Pre-K to 5th graders
Note to readers: As of Sept. 29, 2010, Boston.com/Moms will be syndicating content for In the Parenthood from my blog, Write. Edit. Repeat. You can find my older In the Parenthood and Child Caring posts (and comments!) here and here; more recent posts are archived at WriteEditRepeat.blogspot.com. Looking forward to continuing the great parenting discussions there! -- LMA
September 16th is National Stepfamily day, a great opportunity to honor your non-traditional family while acknowledging that parenting in general -- and stepparenting in particular -- is no easy gig.
With as many as 36 million stepmothers in the United States (when adult stepchildren are taken into account), some studies project that 40 percent of all women will be part of some type of blended family (married or not) at some point in their lives. If you're a step parent, it's unrealistic to pretend that your family is identical to a traditional family in every way. But you can still accept it as normal and celebrate what you have.
"Spending time with your stepfamily and fostering meaningful relationships is the best way to honor and celebrate it," says Dr. Rachelle Katz, "The Happy Stepmother" and founder of Steps for Stepmothers online forum. "Setting aside time for fun activities -- or even just mealtime -- with the whole stepfamily will give you the opportunity to celebrate your blended family."
Wednesday Martin, author of "Stepmonster," points out that even calling a stepfamily "blended" sets stepmoms, in particular, up for disappointment. "The metaphor of blending is a unrealistic expectation that makes normal stepfamilies feel like failures," she points out. "And it doesn't describe stepfamily experience accurately." (In an article in today's Globe, I've asked Martin, Katz, and author Joanne Pedro-Carroll what they think is the biggest mistake stepparents make -- and how to fix it. You can read my entire interviews with all three experts here.)READ MORE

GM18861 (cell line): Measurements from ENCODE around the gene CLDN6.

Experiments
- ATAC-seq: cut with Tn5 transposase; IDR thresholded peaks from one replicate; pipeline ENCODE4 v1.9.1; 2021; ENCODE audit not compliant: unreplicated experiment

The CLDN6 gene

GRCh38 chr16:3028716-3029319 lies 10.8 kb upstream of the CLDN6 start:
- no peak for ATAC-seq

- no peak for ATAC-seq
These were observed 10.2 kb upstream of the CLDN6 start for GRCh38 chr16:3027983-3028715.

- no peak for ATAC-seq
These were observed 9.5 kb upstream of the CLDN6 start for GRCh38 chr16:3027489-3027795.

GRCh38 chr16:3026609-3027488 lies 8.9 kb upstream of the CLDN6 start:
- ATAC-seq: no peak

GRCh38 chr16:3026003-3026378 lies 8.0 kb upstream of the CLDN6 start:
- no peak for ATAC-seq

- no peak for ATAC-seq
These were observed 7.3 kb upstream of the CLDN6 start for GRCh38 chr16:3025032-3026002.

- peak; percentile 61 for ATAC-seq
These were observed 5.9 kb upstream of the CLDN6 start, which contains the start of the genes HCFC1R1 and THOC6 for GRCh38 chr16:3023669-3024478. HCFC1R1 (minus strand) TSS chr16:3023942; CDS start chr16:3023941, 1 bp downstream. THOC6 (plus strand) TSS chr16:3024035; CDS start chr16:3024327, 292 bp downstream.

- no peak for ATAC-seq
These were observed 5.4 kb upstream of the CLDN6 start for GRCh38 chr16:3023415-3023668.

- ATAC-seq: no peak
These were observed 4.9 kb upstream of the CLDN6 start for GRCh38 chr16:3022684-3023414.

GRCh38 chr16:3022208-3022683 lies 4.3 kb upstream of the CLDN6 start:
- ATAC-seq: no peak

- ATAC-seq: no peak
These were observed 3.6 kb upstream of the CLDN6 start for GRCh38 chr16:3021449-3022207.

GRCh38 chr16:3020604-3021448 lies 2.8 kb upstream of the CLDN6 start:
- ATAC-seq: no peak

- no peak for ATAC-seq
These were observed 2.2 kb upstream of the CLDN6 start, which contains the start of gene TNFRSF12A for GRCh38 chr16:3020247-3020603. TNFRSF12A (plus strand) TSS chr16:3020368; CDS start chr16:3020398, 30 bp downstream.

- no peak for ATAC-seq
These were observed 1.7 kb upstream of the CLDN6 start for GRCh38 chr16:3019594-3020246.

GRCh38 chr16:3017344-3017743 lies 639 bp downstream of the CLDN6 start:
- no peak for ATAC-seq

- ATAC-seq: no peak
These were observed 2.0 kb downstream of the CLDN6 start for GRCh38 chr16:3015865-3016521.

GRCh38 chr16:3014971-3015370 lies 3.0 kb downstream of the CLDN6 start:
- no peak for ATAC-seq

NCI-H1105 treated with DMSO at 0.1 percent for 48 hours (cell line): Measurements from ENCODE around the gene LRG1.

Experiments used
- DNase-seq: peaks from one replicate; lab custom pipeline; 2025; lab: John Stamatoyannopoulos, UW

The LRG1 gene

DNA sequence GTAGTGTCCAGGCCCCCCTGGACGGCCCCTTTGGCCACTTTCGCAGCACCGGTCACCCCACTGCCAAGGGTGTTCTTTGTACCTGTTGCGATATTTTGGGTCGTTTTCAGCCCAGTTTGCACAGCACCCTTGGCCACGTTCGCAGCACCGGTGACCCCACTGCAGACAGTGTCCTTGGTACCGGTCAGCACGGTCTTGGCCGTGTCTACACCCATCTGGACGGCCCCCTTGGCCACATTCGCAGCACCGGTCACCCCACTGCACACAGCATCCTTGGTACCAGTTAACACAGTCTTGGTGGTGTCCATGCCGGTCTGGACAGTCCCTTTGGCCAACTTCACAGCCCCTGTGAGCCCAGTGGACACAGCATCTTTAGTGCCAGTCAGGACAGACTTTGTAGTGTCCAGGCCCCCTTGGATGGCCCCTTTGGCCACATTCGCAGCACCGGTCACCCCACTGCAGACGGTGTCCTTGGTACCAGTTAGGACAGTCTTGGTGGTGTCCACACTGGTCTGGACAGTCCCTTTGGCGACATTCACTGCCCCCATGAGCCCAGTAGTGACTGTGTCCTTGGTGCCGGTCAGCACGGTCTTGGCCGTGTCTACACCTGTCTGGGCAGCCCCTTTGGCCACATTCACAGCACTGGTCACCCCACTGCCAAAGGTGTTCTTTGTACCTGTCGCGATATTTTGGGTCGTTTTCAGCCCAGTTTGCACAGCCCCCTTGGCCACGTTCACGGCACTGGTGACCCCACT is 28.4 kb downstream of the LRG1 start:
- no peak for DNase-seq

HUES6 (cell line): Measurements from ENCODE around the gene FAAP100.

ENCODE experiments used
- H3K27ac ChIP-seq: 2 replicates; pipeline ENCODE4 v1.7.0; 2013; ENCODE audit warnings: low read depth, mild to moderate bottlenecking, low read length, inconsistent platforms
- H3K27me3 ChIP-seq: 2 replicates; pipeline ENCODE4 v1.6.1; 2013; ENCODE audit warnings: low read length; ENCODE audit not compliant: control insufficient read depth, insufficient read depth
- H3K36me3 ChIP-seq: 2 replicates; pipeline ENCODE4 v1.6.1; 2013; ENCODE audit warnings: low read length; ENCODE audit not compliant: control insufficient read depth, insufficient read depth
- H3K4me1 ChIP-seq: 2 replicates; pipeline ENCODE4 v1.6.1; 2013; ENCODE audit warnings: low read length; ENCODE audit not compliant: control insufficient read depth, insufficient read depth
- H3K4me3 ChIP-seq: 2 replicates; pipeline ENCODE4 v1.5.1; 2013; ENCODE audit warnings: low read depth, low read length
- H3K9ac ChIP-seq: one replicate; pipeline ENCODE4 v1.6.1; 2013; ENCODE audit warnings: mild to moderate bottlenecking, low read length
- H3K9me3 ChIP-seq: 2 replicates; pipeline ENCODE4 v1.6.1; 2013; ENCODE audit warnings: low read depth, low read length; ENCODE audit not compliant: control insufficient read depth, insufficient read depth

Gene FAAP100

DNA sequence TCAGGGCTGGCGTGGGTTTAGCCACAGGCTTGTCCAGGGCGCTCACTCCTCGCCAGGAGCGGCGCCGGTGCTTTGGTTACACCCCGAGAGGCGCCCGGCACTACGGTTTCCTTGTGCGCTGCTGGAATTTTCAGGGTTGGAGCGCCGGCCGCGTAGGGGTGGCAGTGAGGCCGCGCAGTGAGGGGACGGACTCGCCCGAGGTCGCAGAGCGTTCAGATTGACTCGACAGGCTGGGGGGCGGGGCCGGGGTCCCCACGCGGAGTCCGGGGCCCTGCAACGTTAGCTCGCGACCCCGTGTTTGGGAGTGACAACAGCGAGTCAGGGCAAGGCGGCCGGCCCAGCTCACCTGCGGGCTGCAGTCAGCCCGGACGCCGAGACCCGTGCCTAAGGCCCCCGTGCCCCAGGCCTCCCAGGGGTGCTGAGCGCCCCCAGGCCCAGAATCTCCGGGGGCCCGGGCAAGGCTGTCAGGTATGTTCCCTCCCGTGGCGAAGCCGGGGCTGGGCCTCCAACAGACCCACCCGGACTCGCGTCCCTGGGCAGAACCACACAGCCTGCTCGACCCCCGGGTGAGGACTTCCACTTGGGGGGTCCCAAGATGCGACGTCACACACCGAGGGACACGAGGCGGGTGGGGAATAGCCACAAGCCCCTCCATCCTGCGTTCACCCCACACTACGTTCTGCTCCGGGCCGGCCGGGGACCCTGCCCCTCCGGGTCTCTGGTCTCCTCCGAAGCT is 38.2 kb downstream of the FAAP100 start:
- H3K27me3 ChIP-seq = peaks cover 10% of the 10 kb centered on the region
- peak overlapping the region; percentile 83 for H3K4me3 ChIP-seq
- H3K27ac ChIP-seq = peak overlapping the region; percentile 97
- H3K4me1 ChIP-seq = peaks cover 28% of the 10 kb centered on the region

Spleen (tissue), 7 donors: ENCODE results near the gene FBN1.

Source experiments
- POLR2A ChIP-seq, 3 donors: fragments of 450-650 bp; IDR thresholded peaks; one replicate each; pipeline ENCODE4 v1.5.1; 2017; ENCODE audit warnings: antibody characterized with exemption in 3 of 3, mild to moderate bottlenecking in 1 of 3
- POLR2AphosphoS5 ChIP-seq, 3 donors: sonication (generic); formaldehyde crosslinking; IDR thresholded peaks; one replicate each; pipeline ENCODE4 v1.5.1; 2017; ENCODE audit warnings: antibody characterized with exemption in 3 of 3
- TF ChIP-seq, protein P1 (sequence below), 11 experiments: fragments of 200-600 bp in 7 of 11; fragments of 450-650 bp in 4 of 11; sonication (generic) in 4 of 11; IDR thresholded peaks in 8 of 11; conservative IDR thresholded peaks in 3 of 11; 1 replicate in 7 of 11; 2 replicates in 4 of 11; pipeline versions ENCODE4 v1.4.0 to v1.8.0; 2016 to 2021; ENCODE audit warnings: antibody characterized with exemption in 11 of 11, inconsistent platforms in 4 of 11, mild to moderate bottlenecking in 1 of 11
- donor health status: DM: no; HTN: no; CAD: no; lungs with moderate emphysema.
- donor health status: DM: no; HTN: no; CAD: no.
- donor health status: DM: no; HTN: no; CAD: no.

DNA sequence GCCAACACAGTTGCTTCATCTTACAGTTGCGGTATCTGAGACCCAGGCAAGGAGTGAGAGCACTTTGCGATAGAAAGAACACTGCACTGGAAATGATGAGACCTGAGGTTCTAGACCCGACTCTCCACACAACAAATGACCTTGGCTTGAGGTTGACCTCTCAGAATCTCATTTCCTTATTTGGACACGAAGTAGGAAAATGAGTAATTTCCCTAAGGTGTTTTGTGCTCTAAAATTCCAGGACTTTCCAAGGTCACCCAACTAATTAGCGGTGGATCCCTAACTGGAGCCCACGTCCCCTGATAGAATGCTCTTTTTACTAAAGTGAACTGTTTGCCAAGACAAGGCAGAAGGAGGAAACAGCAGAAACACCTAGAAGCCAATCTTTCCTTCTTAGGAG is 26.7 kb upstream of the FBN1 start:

At the end of the summer, almost everyone is facing some sort of transition. Parents have to adjust to juggling work and home and school-related responsibilities; kids may be worried about having homework for the first time (or, at least, for the first time since June). Whether your child is off to kindergarten or off to college, going to a new school or returning to the one she's always gone to, it's important to leave time to cope with the change that back-to-school time brings.
"You spend so much time getting your child ready for school, there's so much excitement, and you?re trying to help your child feel good about the transition," Amy Gold, director of curriculum and instruction at the Rashi School in Dedham and the mother of a second-grader, told me in an interview. "Parents forget what it means for them, that their child is going to school, some of them for the first time."READ MORE
Though the majority of weight-loss and anti-obesity initiatives emphasize exercise and healthy eating, a seminar last month at The Children's Museum in Boston made me wonder if childhood obesity is more than just a matter of too much junk food and TV time. Is it -- along with crime, education, and access to medical care -- a social justice issue as well?READ MORE
Last Friday, 11-year-old Jessica Leonhardt of Florida -- who goes by "Jessi Slaughter" and "Kerligirl13" online -- was taken into protective custody for a few days after being harassed when her profanity-laced YouTube video "to the haters" went viral.
"You know what? I don't give a f---. I'm happy with my life," she says in one of the video's tamer moments. "And if you can't realize that and stop hating, I'll pop a Glock in your mouth and make a brain slushy."